Scarleth are probably the most straightforward of the bands in this feature. That is not a negative feature but they have slightly fewer symphonic components. For example they forgo a long swirling instrumental introduction and get straight to the music. BREAK THE SILENCE is the debut album of this quintet from the Ukraine and it’s very enjoyable. The band seem to have everything going for them; a cool name, cool logo, an eye-catching piece of cover art and the support of their label, Casket Records.
Another asset the band has is the voice of singer Julia Elyashova. She is not a classical, soprano style singer but has her own voice and own style. She does sing in a mid to higher range but has quite a bit of power in her delivery. The songs are very interesting, there are some great parts like the intro to ‘Crazy Fever’ which as the bass guitar and organ playing around before the guitars kick in and the whole song picks up in pace before slowing back down with some acoustic piano, then the song picks up again…with all these changes I’m hearing a bit of a 90’s King Diamond influence, not in the singing but the spare construction of the song. When the vocals do kick in well past two minutes into the song, Julia sings but also has a whispered vocal tracked in the background. It’s a great song!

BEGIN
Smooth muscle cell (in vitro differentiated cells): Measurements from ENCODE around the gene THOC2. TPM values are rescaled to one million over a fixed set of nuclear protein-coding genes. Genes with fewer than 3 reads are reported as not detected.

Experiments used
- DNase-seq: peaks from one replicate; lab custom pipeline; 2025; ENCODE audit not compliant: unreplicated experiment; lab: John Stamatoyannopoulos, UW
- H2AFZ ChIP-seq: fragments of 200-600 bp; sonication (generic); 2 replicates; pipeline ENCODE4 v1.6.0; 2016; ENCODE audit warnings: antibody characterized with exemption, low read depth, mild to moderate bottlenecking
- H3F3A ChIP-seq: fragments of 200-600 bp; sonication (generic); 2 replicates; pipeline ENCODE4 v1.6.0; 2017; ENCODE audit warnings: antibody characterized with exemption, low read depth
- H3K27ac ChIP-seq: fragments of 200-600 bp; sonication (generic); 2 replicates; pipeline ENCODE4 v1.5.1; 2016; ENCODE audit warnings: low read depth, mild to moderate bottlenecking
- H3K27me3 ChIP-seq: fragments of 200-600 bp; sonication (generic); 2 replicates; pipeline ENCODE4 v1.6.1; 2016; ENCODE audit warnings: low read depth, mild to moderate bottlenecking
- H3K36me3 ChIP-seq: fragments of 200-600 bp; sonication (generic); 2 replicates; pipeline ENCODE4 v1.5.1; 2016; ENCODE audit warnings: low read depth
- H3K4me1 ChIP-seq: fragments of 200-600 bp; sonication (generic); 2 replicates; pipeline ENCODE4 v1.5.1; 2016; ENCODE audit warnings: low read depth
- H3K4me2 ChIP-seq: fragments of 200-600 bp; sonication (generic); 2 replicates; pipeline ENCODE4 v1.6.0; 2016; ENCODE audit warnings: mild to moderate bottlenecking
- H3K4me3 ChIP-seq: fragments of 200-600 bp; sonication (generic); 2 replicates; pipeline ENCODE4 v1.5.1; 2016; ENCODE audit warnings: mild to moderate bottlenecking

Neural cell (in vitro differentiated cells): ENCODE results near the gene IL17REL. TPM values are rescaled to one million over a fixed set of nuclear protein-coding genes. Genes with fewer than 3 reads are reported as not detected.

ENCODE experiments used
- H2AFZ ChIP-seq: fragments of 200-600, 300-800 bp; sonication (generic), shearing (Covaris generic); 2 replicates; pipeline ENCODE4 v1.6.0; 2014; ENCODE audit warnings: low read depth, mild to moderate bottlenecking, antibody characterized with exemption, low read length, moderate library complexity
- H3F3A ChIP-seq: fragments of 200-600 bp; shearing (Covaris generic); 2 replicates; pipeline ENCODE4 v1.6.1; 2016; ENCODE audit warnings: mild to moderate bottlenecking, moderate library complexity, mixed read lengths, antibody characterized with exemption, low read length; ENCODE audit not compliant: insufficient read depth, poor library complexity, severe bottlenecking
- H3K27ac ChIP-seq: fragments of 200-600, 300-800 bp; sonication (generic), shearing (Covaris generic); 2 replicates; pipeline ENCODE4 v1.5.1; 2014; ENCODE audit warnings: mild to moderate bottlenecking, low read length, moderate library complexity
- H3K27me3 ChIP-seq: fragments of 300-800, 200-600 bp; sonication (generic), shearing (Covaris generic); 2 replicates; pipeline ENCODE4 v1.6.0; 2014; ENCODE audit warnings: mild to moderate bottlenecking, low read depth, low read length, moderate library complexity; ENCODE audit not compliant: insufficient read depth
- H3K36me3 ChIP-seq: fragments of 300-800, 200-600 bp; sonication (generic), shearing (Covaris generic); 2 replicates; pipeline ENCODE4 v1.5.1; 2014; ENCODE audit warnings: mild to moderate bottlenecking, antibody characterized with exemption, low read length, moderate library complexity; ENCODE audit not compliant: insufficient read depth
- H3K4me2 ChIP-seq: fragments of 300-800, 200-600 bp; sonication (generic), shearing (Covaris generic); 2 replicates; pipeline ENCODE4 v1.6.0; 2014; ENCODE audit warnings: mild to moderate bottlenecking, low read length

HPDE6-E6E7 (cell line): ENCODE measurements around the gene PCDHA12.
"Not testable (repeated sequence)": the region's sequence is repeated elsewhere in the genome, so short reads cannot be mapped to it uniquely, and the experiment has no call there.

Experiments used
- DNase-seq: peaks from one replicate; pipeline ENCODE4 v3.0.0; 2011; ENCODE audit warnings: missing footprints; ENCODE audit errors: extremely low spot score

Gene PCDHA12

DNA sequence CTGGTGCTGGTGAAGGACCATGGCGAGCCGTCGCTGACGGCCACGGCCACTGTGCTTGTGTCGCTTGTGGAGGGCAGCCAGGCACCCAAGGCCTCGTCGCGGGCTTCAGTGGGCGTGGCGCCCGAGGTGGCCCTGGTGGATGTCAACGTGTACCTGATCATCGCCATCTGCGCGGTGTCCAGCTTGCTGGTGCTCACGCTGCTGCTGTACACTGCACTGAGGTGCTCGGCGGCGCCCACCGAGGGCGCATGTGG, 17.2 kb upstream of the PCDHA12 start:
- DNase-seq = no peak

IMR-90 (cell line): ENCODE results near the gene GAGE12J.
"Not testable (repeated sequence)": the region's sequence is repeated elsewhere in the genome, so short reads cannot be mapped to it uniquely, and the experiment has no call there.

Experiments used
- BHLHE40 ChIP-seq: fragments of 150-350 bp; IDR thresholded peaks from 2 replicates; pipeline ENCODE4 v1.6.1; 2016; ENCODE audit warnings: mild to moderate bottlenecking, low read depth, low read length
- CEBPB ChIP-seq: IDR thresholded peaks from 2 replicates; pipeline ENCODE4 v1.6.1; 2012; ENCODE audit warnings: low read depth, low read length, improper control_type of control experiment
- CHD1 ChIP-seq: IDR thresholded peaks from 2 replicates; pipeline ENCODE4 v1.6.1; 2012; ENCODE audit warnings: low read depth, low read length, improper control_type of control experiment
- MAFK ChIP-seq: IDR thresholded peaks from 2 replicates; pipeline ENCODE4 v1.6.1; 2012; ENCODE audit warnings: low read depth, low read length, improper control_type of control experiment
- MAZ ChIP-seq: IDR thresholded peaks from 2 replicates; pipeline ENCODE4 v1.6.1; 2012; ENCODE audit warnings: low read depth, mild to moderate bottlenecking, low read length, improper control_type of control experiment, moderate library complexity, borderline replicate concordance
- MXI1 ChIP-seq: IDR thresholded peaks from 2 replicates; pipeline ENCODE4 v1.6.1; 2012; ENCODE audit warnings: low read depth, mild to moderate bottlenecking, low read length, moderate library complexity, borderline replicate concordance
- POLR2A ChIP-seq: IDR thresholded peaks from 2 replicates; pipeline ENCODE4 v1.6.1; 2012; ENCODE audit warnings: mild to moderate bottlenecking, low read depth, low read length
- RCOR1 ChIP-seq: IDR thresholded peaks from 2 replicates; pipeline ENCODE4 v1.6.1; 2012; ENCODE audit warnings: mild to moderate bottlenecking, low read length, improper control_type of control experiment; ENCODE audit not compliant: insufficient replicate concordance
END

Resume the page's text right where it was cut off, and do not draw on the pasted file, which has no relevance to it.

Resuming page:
The album has an epic feel with many of the songs in the seven, eight or even nine-minute mark but so well written that they never get pretentious or dull. BREAK THE SILENCE shines in many places, production, song-craft, and individual performances. It won’t be long before Ukraine’s Scarleth is well known on the international stage.